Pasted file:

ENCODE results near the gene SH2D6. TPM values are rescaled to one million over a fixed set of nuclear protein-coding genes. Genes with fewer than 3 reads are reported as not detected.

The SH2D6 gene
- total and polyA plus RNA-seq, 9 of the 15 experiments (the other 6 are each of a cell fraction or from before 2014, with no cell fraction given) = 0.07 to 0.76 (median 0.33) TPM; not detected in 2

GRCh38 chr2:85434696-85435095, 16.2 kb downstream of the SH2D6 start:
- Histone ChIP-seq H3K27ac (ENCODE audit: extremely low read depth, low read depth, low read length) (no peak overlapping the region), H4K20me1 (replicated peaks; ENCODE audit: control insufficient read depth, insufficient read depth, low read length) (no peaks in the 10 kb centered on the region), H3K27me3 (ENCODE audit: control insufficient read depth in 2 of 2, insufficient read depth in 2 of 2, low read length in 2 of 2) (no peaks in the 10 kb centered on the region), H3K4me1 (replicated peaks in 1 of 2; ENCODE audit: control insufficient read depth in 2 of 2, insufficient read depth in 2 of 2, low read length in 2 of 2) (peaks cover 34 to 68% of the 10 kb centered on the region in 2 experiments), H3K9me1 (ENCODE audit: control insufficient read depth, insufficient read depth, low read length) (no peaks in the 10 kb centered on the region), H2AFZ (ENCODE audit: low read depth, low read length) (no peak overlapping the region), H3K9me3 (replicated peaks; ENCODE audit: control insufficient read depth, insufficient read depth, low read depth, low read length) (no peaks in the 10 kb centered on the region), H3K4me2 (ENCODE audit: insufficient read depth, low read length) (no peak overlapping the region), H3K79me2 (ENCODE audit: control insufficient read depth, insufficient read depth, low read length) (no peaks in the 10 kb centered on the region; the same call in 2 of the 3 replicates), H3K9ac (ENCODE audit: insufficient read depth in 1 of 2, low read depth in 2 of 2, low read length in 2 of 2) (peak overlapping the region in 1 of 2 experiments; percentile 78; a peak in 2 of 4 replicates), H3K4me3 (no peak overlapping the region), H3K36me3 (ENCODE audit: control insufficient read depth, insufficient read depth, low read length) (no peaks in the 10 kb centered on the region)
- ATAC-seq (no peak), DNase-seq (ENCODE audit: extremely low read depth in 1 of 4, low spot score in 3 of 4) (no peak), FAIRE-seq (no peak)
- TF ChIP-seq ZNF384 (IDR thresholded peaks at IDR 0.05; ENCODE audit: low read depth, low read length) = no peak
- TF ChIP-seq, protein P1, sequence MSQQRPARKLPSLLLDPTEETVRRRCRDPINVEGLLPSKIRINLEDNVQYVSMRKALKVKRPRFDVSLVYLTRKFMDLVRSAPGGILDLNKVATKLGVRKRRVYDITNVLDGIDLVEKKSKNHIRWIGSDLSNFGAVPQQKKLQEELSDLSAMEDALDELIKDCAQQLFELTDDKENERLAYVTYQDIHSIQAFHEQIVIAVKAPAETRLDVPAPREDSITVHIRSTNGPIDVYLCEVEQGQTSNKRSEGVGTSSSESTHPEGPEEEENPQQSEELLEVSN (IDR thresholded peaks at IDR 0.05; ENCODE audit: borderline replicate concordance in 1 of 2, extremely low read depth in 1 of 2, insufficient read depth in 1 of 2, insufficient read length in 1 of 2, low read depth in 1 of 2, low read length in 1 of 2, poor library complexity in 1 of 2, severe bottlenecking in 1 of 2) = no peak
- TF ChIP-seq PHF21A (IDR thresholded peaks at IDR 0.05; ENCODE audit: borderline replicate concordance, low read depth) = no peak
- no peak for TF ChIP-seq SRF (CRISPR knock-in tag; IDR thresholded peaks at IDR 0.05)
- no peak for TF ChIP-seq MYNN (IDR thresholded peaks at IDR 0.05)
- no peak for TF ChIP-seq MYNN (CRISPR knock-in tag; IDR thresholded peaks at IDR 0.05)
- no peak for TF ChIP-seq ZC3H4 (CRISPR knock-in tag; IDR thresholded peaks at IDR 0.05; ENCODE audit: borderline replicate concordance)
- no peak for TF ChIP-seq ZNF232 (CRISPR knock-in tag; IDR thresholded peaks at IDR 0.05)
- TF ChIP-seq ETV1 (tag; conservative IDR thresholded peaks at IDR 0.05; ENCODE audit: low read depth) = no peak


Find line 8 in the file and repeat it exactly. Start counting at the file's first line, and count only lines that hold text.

- TF ChIP-seq, protein P1, sequence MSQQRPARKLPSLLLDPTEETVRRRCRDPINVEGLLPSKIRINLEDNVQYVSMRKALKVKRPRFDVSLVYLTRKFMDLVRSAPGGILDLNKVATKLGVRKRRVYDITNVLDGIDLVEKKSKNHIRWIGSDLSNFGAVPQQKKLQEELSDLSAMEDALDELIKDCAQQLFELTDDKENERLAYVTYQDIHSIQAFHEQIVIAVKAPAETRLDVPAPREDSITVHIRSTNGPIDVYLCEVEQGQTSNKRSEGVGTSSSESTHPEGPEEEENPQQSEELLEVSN (IDR thresholded peaks at IDR 0.05; ENCODE audit: borderline replicate concordance in 1 of 2, extremely low read depth in 1 of 2, insufficient read depth in 1 of 2, insufficient read length in 1 of 2, low read depth in 1 of 2, low read length in 1 of 2, poor library complexity in 1 of 2, severe bottlenecking in 1 of 2) = no peak